In less than a month, four flash mobs in support of the grassroots indigenous sovereignty and environmental protection movement "Idle No More" were held in Duluth and Cloquet. Another was planned for this past week as the Budgeteer went to press.

A flash mob is a large group of people who gather, ideally in an instant, to perform a unified action in a public place, often a song or dance. In this case, participants are performing a round dance.

"The round dances were a family event," explains Joe Sutherland, a member of the Duluth Anishinaabeg community, who is from Canada. "In the wintertime, the men in each family would sing songs. ... It was told in the creation stories that the spirits communicate through songs. This is why we carry these traditions; this is why we sing today."

Sutherland said this event would differ from previous round dances in that jingle dress dancers -- symbolic of healing -- were planning to participate. Women wear brightly colored, handmade dresses embellished with ribbons and jingle cones, which evoke the sound of running water, strongly associated with healing.

"Any time I make a (jingle) dress, there is so much prayer, and what is prayer but love?" remarks Jill Hartlev of the Bad River reservation, one of the jingle dress dancer participants. "... not only in the making of the dress, and the actual dance, even (in) how you take care of it, and that love is where I think the healing comes from."

There have been some reports of flash mobs held with the intent of causing violence or destruction. For the most part, however, those intended as art or political or social statements seem to be enjoyed by passersby, and have been tolerated by the management of the malls or stores where they occasionally take place. They can draw large numbers of people who tend to spend money and, if positive in nature, can bring substantial publicity to the venues.

But some have been associated with controversy. In a message posted to the Facebook page for the Idle No More event at Duluth's Miller Hill Mall, Katie Altrichter, the facility's general manager, sought to head it off.

"We ask that your group not hold the protest tomorrow or at any other time in the future at Miller Hill Mall," she posted to the page directed toward a few hundred members of the Anishinaabeg community and their allies. "We reserve the right to protect our private property and business interests if the protest goes on as scheduled."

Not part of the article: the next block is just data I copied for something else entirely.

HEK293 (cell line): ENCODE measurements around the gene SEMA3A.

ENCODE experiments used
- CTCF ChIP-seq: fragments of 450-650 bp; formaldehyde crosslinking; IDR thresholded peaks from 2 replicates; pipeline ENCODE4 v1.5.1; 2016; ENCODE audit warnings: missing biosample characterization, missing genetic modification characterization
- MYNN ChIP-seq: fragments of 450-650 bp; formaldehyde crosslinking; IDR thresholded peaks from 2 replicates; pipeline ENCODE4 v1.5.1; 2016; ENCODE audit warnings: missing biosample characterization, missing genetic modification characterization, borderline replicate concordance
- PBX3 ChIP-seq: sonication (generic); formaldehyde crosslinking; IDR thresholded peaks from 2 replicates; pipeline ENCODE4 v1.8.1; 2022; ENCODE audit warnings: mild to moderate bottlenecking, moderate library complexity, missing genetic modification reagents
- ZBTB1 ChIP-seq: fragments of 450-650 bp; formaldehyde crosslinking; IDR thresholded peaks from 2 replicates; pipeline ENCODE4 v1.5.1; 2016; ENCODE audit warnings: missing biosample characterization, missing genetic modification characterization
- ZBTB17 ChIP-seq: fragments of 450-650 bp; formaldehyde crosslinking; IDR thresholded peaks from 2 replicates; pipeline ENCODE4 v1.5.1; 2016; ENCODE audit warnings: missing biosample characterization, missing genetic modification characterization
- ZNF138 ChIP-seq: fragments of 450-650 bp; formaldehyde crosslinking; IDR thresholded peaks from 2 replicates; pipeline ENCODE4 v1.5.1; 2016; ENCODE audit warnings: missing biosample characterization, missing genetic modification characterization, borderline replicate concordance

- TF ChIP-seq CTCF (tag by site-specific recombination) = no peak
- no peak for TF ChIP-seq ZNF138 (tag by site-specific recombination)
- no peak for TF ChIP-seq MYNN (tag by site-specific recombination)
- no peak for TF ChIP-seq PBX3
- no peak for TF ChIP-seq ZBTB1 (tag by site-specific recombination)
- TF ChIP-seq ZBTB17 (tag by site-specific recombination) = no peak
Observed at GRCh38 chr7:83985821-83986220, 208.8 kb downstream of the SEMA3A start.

Though comments attributed to another Miller Hill Mall representative, as reported in the Duluth News Tribune, implied that the problem was a lack of insurance and paperwork, that is not the message the group gleaned from being told that the event would be unwelcome "at any other time in the future." The mall representative is also quoted as saying that the mall did not allow events of a "political" or "religious" nature there.

While it is true that INM has organized around gravely serious causes, and many supporters are inspired to rally around Attawapiskat (Canada) First Nations Chief Theresa Spence, who has been on a hunger strike since Dec. 11, the characterization of the round dances as "protests" is not just incorrect, it's insulting.

Not understanding is one thing. Telling a substantial segment of the community that it is unwelcome to make use of the mall -- which does seem to gladly function as a sort of public square when it comes to Santa Claus and Christmas trees -- to hold a brief and joyous dance with song reflecting traditional Anishinaabeg cultural values -- is a message this community should be ashamed of.

The round dance is a wonderful and unifying experience to either observe or participate in, and the planned jingle dress dance is truly a gift from the Anishinaabeg community to all people of Duluth. We should not only embrace this gift of healing, but join in the spirit of hope, for a better future for all of us, in which it is intended.

Reyna Crow lives in Duluth.